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Or, how I learned to stop worrying and love the slip

Turning onto the base leg of the traffic pattern, I knew I was coming in high. I needed to lose altitude quickly, or the aerodynamically slippery Van’s RV–12 would sail past my aiming point for this spot landing practice. I needed drag, and extending the flaperons would not be enough.
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Photography by Mike Fizer

"Slip," my instructor commanded. Banked toward the runway, I held moderate pressure on the top rudder pedal and the descent angle increased—but not enough.

“More rudder,” he coached. I uneasily extended my toes farther. “More rudder.” Soon, I felt his foot heavy on the rudder pedal as it sank to the floor. The airplane was back on glidepath by the time we turned onto final approach.

Why slip?

Most student pilots first encounter aerodynamic slips unintentionally while practicing turns: Rolling into the turn with ailerons, the student forgets to correct for adverse yaw with rudder pressure, and the airplane’s nose lags behind the turn. With practice, students begin to recognize the sensations of uncoordinated flight—being pulled to the inside of a slipping turn or the outside of a skidding one, for instance—and instinctively “step on the ball” to correct with rudder. They learn of the drag penalties of sloppy footwork, and that at its worst, uncoordinated flight can lead to the dreaded skidding base-to-final stall-spin accident.

When ailerons and rudder work together, airplanes perform at their best. Passengers are comfortable, and instructors give approving nods. By deliberately cross-controlling in a slip, we turn those norms on their head—we’re essentially flying sideways, with the broad side of the airplane facing the relative wind. So what good are these draggy, uncomfortable, inefficient maneuvers? And how do we perform them safely?

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Forward Slip
Forward slips increase the angle of descent by increasing drag on the airplane. The pilot applies rudder in one direction and uses opposite aileron to maintain the original ground track.
Illustration by Charles Floyd

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Like a forward slip, a sideslip uses bank and opposite rudder. This technique is useful in a crosswind to keep the nose aligned with the runway while landing.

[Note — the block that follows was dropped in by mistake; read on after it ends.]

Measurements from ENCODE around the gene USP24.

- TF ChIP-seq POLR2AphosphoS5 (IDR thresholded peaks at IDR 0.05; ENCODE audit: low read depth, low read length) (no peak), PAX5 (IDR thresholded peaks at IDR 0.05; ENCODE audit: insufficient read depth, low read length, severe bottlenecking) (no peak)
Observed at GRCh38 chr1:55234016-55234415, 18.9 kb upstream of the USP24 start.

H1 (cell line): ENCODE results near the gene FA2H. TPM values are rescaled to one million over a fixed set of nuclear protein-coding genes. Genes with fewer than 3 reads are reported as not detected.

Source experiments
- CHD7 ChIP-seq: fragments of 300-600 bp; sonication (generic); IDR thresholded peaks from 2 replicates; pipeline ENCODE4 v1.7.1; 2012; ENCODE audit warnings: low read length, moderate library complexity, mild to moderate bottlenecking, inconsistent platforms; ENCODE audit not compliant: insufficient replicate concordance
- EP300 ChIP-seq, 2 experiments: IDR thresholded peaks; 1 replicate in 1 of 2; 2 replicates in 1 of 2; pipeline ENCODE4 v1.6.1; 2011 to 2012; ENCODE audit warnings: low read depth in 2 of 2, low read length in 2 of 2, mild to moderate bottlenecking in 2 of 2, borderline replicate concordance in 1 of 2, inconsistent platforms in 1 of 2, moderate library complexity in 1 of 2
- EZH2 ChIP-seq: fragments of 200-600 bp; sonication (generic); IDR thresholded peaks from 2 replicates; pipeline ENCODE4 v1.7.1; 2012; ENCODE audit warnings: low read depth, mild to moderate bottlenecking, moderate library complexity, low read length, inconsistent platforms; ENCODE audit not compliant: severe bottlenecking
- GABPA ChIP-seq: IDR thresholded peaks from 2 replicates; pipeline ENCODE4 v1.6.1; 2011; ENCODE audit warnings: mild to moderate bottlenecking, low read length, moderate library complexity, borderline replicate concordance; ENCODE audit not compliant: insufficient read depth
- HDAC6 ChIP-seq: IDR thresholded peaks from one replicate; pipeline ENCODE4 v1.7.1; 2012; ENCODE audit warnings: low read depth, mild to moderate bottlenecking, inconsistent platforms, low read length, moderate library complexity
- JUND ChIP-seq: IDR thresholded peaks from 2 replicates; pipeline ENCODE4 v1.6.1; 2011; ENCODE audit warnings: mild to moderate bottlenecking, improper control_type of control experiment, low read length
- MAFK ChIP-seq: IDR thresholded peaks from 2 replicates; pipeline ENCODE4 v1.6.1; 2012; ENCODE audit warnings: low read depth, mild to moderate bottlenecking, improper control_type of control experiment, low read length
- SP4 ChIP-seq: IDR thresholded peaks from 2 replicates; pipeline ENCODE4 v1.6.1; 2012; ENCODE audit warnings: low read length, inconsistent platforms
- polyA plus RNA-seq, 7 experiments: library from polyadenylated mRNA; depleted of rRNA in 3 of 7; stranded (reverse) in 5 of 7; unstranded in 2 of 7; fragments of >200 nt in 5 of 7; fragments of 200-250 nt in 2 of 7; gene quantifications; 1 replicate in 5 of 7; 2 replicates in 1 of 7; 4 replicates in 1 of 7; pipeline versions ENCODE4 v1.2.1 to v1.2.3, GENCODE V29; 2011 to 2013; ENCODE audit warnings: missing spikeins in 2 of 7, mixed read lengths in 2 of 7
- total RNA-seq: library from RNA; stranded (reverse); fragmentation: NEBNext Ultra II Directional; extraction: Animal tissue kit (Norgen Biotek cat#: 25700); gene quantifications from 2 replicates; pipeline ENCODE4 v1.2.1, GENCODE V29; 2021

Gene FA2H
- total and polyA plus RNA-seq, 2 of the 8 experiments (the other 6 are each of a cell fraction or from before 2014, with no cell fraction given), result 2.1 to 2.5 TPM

Illustration by Charles Floyd

There are two main types of slips: forward slips and sideslips. Sideslips are used primarily for crosswind landings. To keep the crosswind from blowing the airplane away from the runway centerline, the pilot banks into the wind. But the pilot doesn’t actually want to turn, and the airplane should touch down with the nose straight down the runway. So, the pilot uses opposite rudder to align the nose with the runway centerline, touching down with the upwind wing low.

Forward slips are the same aerodynamically, but their purpose is different. While sideslips capitalize on the difference between the direction the airplane is going (with respect to the relative wind) and the direction it’s facing to maintain a desired orientation and ground track, forward slips are all about drag. Forward slips can increase your descent rate without increasing airspeed in emergency descents, forced landings, or to clear obstacles in a confined landing area. For airplanes with no flaps, a forward slip is the only method for steepening the glide path on final approach. If you envision yourself on backcountry excursions in a Cessna 120, slips are an indispensable skill.

Depending on conditions, a slip could require full rudder deflection—and maneuvering close to the ground carries added risk that shouldn’t be discounted. If stomping on the rudder pedal in the traffic pattern makes you uneasy, there’s good reason. But consider that you may not be afraid of slips so much as doing them wrong. And that’s something a little practice can fix.